This afternoon Novell announced it’s intent to acquire Managed Objects, an “independent,” if you will, BSM vendor. Managed Objects’ main trade is in CMDBs and, of late, a Web 2.0 layers on-top of CMDBs, myCMDB (see demo above and overview as well).
Novell Starting Out IT Management Portfolio Build-out
I must admit that I don’t typically think of Novell and “IT Management” in the same sentence, or even paragraph. I’ve been more enamored of Moonlight and Mono over in Novell land. Indeed, as the two said when I talked with them this morning, there’s pretty much no technology overlap. Novell has identity management, desktop management, and of course SuSE Linux. Buying into the “top” of the IT Management stack then is an interesting and novel (ho-ho) move for Novell.
I asked Novell if they had plans to open source Managed Objects, to which they said, plainly, no. They are, they said, big on open standards, protocols, and connections, per their involvement with WS-Man, Microsoft, and friends.
Whither the Blinking Lights?
Aside from signaling a general interest in fleshing out their IT Management portfolio, this also points to the need for Novell to acquire a basic monitoring and event management platform or two. Regular readers here can easily fit in the short list of people I’d come up with: Zenoss, Hyperic, Groundwork, etc. There’s always purely using Nagios and OpenNMS as well.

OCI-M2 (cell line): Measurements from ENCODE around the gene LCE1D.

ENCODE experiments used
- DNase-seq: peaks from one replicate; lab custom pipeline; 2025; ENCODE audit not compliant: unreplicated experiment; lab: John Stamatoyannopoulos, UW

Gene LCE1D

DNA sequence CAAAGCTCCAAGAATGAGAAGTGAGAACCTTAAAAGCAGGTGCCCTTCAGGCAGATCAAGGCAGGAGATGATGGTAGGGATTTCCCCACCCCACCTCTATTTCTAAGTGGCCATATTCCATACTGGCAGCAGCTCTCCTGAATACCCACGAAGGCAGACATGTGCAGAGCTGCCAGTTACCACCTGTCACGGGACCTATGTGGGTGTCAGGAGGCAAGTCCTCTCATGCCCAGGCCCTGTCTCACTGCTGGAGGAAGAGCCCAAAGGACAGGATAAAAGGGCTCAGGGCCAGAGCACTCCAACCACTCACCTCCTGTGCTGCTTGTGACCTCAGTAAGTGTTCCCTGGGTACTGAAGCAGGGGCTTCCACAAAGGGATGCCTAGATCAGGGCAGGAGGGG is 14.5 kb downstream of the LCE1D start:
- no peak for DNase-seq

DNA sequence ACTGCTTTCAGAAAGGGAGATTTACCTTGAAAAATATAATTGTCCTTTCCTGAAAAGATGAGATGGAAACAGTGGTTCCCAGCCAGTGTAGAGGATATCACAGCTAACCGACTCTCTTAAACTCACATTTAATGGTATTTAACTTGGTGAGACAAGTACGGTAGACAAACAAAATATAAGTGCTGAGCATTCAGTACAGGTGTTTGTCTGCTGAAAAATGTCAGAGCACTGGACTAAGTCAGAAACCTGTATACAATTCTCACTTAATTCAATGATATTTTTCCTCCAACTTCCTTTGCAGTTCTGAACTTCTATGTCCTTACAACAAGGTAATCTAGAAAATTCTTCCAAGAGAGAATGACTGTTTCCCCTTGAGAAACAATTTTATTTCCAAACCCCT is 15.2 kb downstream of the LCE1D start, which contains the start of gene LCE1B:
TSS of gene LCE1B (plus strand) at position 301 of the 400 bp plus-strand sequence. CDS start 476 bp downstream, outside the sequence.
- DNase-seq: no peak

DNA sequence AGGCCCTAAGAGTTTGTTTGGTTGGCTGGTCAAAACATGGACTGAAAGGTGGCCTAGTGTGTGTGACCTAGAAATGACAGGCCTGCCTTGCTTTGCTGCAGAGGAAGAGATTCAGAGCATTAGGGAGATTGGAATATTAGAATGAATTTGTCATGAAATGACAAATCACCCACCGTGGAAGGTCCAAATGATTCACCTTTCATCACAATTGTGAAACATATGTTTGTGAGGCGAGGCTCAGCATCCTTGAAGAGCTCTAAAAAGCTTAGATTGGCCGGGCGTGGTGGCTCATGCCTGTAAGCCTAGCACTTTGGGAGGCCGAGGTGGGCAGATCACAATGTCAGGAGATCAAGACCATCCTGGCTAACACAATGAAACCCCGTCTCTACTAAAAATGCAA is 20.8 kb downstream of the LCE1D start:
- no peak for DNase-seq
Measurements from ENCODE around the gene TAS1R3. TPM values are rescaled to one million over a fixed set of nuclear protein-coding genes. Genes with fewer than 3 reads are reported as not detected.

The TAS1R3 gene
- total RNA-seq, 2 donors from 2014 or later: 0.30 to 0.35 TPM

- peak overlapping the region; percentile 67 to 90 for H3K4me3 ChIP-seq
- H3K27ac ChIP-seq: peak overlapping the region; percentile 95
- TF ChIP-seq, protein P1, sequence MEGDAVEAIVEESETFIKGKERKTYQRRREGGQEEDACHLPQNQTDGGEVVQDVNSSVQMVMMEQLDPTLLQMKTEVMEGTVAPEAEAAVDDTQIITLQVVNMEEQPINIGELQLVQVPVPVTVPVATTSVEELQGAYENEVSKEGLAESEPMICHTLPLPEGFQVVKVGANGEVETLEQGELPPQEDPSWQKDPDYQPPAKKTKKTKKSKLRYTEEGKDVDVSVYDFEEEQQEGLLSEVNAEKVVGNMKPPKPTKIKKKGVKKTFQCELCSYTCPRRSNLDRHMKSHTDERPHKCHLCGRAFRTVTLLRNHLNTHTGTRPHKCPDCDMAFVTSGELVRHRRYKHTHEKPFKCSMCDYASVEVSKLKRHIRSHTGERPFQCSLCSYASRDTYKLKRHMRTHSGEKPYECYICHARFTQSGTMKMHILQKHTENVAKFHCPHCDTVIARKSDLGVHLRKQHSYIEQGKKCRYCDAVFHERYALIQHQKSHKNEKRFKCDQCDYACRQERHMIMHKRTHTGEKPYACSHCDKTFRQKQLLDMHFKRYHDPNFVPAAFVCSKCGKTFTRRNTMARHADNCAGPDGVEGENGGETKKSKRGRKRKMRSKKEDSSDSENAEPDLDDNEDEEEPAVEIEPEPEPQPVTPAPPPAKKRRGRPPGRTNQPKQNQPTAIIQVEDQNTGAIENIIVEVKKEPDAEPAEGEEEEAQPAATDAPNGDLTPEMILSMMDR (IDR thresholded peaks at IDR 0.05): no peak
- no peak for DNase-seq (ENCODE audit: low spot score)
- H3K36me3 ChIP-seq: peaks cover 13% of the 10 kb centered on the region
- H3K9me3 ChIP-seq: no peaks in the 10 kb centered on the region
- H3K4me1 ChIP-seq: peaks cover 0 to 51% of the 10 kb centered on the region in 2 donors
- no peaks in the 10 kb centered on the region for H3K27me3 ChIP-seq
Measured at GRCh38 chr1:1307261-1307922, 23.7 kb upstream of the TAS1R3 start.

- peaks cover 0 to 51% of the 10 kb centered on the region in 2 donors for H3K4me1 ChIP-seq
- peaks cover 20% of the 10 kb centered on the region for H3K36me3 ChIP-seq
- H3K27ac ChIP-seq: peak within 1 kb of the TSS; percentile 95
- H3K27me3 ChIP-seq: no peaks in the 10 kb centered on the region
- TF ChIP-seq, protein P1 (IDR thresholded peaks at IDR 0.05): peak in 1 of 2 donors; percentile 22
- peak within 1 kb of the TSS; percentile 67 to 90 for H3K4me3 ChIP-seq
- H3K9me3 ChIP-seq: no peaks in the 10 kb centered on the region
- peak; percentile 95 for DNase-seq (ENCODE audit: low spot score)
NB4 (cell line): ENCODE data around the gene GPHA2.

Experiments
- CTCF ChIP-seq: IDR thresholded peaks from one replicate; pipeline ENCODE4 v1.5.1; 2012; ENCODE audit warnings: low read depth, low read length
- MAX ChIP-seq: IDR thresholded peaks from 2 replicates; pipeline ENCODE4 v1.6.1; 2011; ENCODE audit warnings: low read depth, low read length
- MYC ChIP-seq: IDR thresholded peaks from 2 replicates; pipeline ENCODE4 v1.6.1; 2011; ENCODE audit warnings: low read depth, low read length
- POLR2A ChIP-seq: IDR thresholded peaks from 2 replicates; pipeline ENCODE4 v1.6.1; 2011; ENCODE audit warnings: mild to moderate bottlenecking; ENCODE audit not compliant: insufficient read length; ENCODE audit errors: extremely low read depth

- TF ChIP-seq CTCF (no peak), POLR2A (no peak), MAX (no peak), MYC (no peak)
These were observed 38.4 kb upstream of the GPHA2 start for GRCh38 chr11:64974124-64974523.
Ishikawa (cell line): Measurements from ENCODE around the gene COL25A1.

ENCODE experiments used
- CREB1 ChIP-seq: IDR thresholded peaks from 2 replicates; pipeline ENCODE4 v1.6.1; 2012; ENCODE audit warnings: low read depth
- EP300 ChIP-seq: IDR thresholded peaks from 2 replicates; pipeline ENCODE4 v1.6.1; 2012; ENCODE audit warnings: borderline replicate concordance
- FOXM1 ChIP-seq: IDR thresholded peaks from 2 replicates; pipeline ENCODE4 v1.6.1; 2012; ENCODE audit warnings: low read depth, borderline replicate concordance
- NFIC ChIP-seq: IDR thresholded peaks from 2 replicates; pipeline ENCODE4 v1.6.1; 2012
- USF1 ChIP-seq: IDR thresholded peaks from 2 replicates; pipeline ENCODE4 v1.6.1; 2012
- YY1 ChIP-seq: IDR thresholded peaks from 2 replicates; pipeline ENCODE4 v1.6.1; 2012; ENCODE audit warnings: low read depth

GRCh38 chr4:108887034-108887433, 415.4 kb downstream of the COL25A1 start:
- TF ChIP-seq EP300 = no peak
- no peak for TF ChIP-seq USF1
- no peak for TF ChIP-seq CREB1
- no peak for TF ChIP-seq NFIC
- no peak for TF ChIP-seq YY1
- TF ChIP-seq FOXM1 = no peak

Coming from the other angle, people like LogLogic are interesting, esp. given the identity management “backplane” Novell likes to talk about.
Of course, Novell itself could combine with another, larger company as well.
Competitively, RedHat is doing the same IT Management portfolio build-out, though their focus is currently more virtualization than anything else. There’s, of course, the incumbent Big 4 + Microsoft, the last of which is a Novell partner in this space already. Microsoft has some interesting times ahead when it comes to System Center, Novell, Citrix, and other IT Management partners. Microsoft is still working on their delayed service desk (and the associated ITIL/MOF stuff that goes with it, read: CMDB), but once that’s out, there’ll be a certain completeness to their IT Management portfolio.
When it comes to other “indepdent” BSM vendors, there’s also Service-now.com and, as IDG’s Chris Kanaracus reminded me (see his piece), there’s also Compuware and Firescope. I would leave it to BSM aficionado Doug McClure to dump a full list on your heads, dear readers.
Of course, a portfolio build-out takes time, as HP has shown over the recent past. The important thing though, is that Novell is clearly interested in broader IT Management, which is a big change from where they’ve been.